Language is constantly evolving as new concepts, events, and other sources of linguistic innovation emerge and require new uses of language to accommodate them. At times, these linguistic sources of inspiration come from other languages, as is often the case with English as a means to accommodate new technologies that were invented in English-speaking countries, and thus make sense to simply translate and apply linguistic morphologies that allow it to accommodate the syntax of the target language (as can be seen in many of the examples from the infographic (link here)).
Yet there are some instances of language that have emerged over time which due to myriad reasons have been deemed no longer culturally acceptable. As a result, the Unwort des Jahres (Unword of the Year) was formulated in 1991 to specifically determine which German words were no longer considered appropriate in the current cultural, social, and political landscape. Specifically, the initiative seeks out words which:
- gegen das Prinzip der Menschenwürde verstoßen (violate human dignity)
- gegen Prinzipien der Demokratie verstoßen (infringe on the principles of democracy)
- einzelne gesellschaftliche Gruppen diskriminieren (discriminate against specific groups in society)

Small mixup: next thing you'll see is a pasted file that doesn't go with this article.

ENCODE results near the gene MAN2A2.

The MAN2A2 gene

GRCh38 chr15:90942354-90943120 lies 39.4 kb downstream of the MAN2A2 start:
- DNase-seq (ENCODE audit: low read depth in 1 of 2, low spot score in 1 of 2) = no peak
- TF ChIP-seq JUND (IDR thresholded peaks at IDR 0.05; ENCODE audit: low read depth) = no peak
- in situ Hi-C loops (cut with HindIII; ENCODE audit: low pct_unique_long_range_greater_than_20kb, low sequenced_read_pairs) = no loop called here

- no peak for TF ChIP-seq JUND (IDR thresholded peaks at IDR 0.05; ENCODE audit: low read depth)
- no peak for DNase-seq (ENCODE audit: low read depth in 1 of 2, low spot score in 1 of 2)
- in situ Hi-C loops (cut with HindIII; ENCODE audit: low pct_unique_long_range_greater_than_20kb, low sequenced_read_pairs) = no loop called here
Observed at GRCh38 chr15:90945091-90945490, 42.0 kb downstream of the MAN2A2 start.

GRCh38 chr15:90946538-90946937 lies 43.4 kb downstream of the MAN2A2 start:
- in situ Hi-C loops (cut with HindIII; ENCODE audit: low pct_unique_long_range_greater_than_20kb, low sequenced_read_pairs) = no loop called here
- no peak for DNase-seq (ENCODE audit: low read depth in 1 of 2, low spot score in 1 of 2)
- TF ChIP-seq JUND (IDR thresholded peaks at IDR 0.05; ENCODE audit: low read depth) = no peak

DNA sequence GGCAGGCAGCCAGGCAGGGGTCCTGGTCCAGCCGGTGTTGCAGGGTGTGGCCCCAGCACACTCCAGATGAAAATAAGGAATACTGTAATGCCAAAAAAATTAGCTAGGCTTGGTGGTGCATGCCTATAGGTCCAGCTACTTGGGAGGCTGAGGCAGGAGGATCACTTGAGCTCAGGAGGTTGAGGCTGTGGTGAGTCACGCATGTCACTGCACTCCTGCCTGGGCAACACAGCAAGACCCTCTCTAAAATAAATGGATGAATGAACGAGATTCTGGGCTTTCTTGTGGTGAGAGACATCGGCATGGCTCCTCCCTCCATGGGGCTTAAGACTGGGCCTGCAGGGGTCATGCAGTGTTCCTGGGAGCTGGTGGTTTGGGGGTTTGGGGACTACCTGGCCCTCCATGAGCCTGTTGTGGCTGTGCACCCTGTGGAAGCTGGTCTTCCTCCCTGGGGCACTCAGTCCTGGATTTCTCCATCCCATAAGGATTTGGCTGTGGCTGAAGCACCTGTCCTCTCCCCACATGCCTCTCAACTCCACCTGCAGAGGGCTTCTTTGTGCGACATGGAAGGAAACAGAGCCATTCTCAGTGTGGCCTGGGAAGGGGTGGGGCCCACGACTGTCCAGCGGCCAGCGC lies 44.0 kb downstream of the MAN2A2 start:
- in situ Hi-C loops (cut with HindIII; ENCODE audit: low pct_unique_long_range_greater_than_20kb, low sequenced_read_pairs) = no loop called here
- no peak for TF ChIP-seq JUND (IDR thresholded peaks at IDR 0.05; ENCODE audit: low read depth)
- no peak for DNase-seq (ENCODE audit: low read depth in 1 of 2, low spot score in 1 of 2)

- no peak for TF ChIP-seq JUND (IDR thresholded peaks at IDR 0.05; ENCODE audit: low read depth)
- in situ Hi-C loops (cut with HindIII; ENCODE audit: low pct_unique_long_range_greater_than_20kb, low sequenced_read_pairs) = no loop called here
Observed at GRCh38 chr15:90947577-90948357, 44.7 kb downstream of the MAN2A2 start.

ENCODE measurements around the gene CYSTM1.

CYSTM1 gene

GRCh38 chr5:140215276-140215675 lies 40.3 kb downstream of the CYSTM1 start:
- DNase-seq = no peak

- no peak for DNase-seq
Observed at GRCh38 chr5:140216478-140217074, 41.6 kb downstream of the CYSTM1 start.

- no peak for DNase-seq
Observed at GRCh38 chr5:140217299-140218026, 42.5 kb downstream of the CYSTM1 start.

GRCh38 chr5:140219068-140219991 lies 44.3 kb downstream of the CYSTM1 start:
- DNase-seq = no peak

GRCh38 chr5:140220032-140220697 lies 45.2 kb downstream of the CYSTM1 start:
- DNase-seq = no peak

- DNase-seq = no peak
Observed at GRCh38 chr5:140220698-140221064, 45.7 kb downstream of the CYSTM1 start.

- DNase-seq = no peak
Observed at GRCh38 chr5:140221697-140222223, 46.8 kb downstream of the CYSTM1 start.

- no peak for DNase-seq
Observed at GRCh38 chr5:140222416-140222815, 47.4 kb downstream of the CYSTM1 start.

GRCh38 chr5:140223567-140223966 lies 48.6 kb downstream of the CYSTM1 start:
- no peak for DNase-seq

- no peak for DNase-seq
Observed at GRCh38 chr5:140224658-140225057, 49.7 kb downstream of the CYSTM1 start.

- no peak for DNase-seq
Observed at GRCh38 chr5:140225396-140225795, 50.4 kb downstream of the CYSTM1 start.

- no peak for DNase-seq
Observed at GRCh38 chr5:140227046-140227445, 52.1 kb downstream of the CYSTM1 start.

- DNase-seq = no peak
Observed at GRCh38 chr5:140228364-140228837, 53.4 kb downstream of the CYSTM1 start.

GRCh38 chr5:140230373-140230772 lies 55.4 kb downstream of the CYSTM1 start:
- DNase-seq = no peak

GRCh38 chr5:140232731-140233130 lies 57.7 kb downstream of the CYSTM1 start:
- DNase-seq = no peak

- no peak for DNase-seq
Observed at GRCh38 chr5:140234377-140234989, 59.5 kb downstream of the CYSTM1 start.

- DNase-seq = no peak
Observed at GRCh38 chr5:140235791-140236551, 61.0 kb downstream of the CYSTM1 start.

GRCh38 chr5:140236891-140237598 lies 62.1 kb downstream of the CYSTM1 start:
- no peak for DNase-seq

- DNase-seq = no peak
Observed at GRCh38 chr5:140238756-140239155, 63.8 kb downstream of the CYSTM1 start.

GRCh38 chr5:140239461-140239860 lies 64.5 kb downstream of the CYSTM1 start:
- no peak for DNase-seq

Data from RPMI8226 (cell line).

- euphemistisch, verschleiernd oder gar irreführend sind (are euphemistic or even misleading)
Unlike other organizations or initatives which may seek out instances of language that are deemed inappropriate for reasons like the influence of English (such as France’s Académie or Germany’s Verein Deutsche Sprache), this initiative has noble intentions and seeks the opinion of the any individual to suggest a word to be nominated. After receiving numerous recommendations of which word to label, a final jury of four linguists and a journalist choose the most deserving word and officially label it as the Unwort des Jahres.
Although there is no accompanying official sanction against the chosen word, it nevertheless highlights the evolving use of the German language and encourages individuals to be aware of the language they speak and its potentially harmful and disparaging meaning. Many of these words, although at the time of their emergence completely harmless and potentially appropriate, have fallen out of favour and need to be critically reevaluated for their impact on German society.
It is worth looking at the entire list of words which have been selected since 1991 (http://www.unwortdesjahres.net/index.php?id=4), but some particularly interesting ones are included below.
2001: Gotteskrieger – the term used by extremists and others to describe those who partook in and organized the 9/11 attacks
2010: alternativlos – a word used in political contexts and suggesting that there is only one choice – no other alternatives exist – which reduces the democratic freedom that the initiative seeks to uphold
Unwort des 20. Jahrhunderts: Menschenmaterial – a word chosen for the most offensive word of the 20th century, Menschenmaterial was initially used in a military context to refer to humans being used as material and objects of war, and with its further use by political figures such as Hitler in a similar vein, it is an understandable choice for this distinction